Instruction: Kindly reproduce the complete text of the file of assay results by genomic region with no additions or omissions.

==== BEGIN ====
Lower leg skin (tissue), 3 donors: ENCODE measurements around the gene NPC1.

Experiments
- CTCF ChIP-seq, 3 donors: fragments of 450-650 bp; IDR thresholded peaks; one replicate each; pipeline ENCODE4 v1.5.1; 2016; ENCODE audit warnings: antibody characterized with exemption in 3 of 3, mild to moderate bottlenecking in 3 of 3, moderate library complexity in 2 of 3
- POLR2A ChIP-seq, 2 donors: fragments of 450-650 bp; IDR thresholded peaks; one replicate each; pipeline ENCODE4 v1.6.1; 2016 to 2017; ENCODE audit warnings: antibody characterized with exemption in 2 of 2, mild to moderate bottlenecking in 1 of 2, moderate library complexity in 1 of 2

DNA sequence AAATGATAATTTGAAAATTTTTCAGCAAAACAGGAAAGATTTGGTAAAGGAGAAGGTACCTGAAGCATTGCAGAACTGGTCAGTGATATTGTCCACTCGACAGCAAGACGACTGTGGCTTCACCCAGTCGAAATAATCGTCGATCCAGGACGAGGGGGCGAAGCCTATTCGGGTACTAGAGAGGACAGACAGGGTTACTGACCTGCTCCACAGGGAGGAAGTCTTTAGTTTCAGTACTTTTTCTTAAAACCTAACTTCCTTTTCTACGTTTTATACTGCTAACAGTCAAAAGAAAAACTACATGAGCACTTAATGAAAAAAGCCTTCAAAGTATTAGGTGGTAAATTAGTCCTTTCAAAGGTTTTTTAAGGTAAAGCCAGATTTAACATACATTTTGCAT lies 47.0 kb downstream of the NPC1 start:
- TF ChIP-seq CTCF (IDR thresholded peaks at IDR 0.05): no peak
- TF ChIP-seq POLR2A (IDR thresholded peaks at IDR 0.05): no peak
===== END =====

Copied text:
Lower leg skin (tissue), 3 donors: ENCODE measurements around the gene NPC1.

Experiments
- CTCF ChIP-seq, 3 donors: fragments of 450-650 bp; IDR thresholded peaks; one replicate each; pipeline ENCODE4 v1.5.1; 2016; ENCODE audit warnings: antibody characterized with exemption in 3 of 3, mild to moderate bottlenecking in 3 of 3, moderate library complexity in 2 of 3
- POLR2A ChIP-seq, 2 donors: fragments of 450-650 bp; IDR thresholded peaks; one replicate each; pipeline ENCODE4 v1.6.1; 2016 to 2017; ENCODE audit warnings: antibody characterized with exemption in 2 of 2, mild to moderate bottlenecking in 1 of 2, moderate library complexity in 1 of 2

DNA sequence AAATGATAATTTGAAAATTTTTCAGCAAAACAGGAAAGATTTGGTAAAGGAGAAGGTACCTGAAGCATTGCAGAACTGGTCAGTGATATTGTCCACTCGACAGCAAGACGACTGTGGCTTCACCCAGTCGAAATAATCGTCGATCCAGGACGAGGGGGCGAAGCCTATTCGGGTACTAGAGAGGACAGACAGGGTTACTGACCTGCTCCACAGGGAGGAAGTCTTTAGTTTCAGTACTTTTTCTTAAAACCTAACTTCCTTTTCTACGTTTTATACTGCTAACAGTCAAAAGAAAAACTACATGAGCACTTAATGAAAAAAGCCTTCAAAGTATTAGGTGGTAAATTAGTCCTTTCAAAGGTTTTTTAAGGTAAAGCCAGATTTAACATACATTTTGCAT lies 47.0 kb downstream of the NPC1 start:
- TF ChIP-seq CTCF (IDR thresholded peaks at IDR 0.05): no peak
- TF ChIP-seq POLR2A (IDR thresholded peaks at IDR 0.05): no peak